It is never too early to teach good customer service. I expect salespeople to be friendly (without being annoying), available for help (not texting on cell phone or talking to other salespeople), and willing to find information for me if they don’t know it. Manners are important and all of students should practice this in the classroom with adults and their peers. Role playing different situations would train older students what to do if someone comes to their business and needs help. I think you can teach general good customer service that would apply to any business. Then when they get a job, the employee can focus on learning about the product and not learning the basics.

What do you think?

Posted on the Successful Teaching Blog by loonyhiker (successfulteaching at gmail dot com).

Original image: 'Customer service'
http://www.flickr.com/photos/11121568@N06/4297836062 by: Alan Cleaver


Sioux Roslawski said...

I totally agree. Manners, the ability to answer a customer's questions, the willingness to go the extra mile...Those are all crucial skills for our students to learn.

Unfortunately, here in the state of Missouri, those are NOT skills tested on our state test, so we don't have time to teach them. So, we will have to depend on the special ed teachers, who work with students in a self-contained classroom, to teach those skills...

Sadly, I have seen an appalling lack of care and interest in employees, from waiters/waitresses to cashiers in a grocery store. It's pathetic and totally avoidable, with just a bit of training.

loonyhiker said...

@Sioux I see it is widespread then and not just here in South Carolina. I just have trouble understanding this apathy in the work place. What has happened to the work ethic and taking pride in what we do?! Thanks as always for your comments!

Perfecting Parenthood said...

You're asking for the world :) Some people's kids eh?

I too wish that salespeople actually knew something or tried to help. Try this, tell your waiter at the next restaurant you visit that you don't know what's good here, so what do they recommend. 90% of the time you'll get "Everything's good" or "That depends" or "I don't know what you like.", or a list of 10 things or an explanation that they haven't tried everything yet. Even when I prompt by asking, "Ok, what's the most popular?" I still don't get a good answer. It's like they don't even have a clue what I'm doing at the restaurant! Just tell me what the chef knows how to make best and I'll order it, or narrow down your menu to two or three choices and then I'll choose.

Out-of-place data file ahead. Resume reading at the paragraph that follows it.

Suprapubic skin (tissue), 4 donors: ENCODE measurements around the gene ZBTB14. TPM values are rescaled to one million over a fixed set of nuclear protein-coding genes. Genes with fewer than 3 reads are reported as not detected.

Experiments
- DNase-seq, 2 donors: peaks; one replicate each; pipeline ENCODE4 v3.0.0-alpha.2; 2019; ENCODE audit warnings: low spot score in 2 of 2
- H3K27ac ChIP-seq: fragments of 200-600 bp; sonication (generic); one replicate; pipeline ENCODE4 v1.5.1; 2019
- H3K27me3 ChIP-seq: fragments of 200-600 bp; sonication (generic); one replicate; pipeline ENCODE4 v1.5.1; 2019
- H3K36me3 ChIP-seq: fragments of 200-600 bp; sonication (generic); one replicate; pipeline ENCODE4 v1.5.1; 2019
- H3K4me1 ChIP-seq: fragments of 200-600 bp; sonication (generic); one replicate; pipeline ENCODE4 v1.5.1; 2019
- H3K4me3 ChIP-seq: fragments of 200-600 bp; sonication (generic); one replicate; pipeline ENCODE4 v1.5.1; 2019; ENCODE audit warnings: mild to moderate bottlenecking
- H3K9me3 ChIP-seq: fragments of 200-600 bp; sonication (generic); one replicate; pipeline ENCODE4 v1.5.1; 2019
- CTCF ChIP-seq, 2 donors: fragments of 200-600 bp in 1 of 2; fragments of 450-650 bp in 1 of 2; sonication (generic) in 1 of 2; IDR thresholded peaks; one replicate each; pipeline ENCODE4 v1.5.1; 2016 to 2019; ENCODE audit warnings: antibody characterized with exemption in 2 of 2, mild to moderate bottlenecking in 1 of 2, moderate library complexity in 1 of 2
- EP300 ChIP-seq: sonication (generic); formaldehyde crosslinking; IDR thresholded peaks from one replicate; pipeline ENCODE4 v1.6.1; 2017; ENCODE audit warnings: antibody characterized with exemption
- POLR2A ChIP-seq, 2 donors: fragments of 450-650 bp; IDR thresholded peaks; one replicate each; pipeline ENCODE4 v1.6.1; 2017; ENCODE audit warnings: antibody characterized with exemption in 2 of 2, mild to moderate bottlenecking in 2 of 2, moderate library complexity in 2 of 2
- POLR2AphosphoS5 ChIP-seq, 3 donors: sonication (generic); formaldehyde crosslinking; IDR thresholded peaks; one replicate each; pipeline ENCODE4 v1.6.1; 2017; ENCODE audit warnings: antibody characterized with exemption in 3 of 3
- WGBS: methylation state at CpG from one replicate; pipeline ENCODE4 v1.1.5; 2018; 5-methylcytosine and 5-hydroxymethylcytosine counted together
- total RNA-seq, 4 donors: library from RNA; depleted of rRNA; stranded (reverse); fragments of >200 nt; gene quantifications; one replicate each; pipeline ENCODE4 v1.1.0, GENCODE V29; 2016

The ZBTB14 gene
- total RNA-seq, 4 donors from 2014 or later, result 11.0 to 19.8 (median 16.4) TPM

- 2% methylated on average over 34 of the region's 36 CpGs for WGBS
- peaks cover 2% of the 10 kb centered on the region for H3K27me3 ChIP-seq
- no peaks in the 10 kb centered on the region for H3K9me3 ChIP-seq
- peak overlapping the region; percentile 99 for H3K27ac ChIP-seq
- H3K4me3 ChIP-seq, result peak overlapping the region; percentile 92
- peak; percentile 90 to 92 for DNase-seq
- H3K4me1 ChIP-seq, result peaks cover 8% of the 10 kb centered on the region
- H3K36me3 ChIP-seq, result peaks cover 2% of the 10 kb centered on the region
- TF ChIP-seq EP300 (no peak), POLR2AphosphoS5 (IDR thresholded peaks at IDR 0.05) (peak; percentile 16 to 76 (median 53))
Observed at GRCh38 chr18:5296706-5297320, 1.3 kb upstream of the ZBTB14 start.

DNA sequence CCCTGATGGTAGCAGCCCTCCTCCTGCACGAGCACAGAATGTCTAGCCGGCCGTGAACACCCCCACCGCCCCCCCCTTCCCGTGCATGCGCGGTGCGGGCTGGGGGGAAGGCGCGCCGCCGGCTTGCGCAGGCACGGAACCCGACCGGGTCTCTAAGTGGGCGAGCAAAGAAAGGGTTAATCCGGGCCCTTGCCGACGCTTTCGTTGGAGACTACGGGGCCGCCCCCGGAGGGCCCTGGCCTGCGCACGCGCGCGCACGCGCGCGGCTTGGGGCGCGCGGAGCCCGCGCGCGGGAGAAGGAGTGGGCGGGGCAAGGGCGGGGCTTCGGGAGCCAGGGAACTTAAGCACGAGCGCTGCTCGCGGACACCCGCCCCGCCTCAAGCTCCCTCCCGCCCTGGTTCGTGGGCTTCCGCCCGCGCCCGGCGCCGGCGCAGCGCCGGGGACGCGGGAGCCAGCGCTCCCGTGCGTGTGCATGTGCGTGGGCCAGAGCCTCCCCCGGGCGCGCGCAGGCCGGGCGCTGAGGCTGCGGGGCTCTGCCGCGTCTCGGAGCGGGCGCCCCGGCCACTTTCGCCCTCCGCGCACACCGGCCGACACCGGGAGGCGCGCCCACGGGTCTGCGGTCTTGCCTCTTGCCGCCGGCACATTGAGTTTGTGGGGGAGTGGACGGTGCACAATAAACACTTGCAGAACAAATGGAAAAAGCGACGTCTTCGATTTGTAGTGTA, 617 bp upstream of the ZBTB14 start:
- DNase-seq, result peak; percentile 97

Anyway, I've given up. Like you, we have to go into the store most of the time with the research already done because buddy on the floor is only going to read off the product spec card that you could have read yourself .. or they'll lie to you because they think that's salesmanship.

loonyhiker said...

@Perfecting Parenthood I remember working in a restaurant and we were supposed to taste all of the dishes so we could tell customers about the food. We needed to know what was spicy or not and also what kinds of ingredients were in them. It seems like salespeople are even afraid to have an opinion anymore!

Sioux Roslawski said...

When I was a waitress, I could ALWAYS recommend food items. Perhaps because I was SO into food, there were always menu items that I had eaten, and I could drool on demand over some of them.

Not only where is the conscientousness,and where is the work ethic, but where is the passion? Where is the zest and enthusiasm for what you do?

cara said...

Communication is key. Written and verbal communication are extremely important skills for students to have. No amount of teacher classroom supplies can help a teacher teach these skills.

loonyhiker said...

@Sioux I think that too many people are focused on money that they have no passion for what they do. I can always tell when I meet someone who loves their job by the tone of their voice, their body language, and the knowledge of the product.

loonyhiker said...

@Cara Too many people have lost the skill to communicate effectively. Maybe we have become so isolated using our technology tools. The other day I went out to eat in a restaurant and watched a table of 4 all sit there texting on their phones but no one was talking to each other!

pat said...

Sears is notorious for having the most rude, most ill-informed service people of any retailer, as proof just log into the Consumer Complaints section! Their customer training has always left a lot to be desired. But as it seems to be that level of service (dis-service??) that they seem to be happy with, as things never seem to change, no matter how many people complain, that is a sad commentary on retail today.

loonyhiker said...

@pat I hope they prove you wrong in this case! I love their service dept.!